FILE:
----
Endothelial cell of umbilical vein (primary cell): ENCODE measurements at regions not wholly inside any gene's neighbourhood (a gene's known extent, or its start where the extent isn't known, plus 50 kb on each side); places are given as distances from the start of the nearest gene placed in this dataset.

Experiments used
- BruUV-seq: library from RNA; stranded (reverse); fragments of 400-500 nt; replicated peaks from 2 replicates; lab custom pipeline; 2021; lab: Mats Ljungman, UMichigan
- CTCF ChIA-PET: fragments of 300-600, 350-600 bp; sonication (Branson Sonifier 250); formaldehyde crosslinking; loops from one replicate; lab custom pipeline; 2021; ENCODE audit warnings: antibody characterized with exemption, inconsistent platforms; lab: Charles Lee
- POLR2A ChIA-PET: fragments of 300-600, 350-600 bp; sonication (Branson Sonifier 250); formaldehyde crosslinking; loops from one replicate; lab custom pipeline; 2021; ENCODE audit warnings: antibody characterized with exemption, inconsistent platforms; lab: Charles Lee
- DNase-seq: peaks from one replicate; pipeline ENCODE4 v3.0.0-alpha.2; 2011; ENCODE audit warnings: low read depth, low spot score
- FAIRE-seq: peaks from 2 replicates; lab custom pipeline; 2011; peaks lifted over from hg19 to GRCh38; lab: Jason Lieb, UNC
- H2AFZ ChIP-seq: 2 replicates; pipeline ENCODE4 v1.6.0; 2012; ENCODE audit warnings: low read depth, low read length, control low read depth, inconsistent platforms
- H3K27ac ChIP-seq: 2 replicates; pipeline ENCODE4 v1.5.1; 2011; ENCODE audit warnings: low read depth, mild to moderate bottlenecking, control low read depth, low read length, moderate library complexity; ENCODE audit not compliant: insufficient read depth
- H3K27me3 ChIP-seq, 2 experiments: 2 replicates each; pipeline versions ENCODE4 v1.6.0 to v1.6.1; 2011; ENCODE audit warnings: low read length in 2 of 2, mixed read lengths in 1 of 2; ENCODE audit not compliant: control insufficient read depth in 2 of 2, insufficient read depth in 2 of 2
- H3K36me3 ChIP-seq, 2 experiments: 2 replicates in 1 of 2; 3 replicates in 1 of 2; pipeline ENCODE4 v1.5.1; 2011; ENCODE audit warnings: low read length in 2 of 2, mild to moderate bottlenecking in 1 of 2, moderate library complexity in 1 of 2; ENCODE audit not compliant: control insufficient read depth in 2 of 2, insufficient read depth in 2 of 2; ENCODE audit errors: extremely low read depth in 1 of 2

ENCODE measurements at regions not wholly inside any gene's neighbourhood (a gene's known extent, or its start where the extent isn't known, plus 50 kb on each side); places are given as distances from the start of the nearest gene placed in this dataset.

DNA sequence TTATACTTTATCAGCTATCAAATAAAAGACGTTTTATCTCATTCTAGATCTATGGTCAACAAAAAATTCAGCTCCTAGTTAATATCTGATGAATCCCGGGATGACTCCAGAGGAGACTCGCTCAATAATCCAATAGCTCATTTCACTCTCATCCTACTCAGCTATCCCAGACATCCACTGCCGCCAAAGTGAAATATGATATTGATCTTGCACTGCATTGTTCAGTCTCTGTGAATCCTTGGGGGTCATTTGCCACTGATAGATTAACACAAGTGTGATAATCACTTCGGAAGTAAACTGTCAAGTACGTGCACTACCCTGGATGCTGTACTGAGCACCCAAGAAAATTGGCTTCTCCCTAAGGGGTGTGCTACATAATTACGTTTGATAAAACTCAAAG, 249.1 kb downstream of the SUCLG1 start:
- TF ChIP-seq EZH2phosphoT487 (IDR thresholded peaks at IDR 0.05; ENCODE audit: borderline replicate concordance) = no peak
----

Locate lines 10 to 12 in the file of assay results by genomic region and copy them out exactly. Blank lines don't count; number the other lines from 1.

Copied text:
- H3K27me3 ChIP-seq, 2 experiments: 2 replicates each; pipeline versions ENCODE4 v1.6.0 to v1.6.1; 2011; ENCODE audit warnings: low read length in 2 of 2, mixed read lengths in 1 of 2; ENCODE audit not compliant: control insufficient read depth in 2 of 2, insufficient read depth in 2 of 2
- H3K36me3 ChIP-seq, 2 experiments: 2 replicates in 1 of 2; 3 replicates in 1 of 2; pipeline ENCODE4 v1.5.1; 2011; ENCODE audit warnings: low read length in 2 of 2, mild to moderate bottlenecking in 1 of 2, moderate library complexity in 1 of 2; ENCODE audit not compliant: control insufficient read depth in 2 of 2, insufficient read depth in 2 of 2; ENCODE audit errors: extremely low read depth in 1 of 2

ENCODE measurements at regions not wholly inside any gene's neighbourhood (a gene's known extent, or its start where the extent isn't known, plus 50 kb on each side); places are given as distances from the start of the nearest gene placed in this dataset.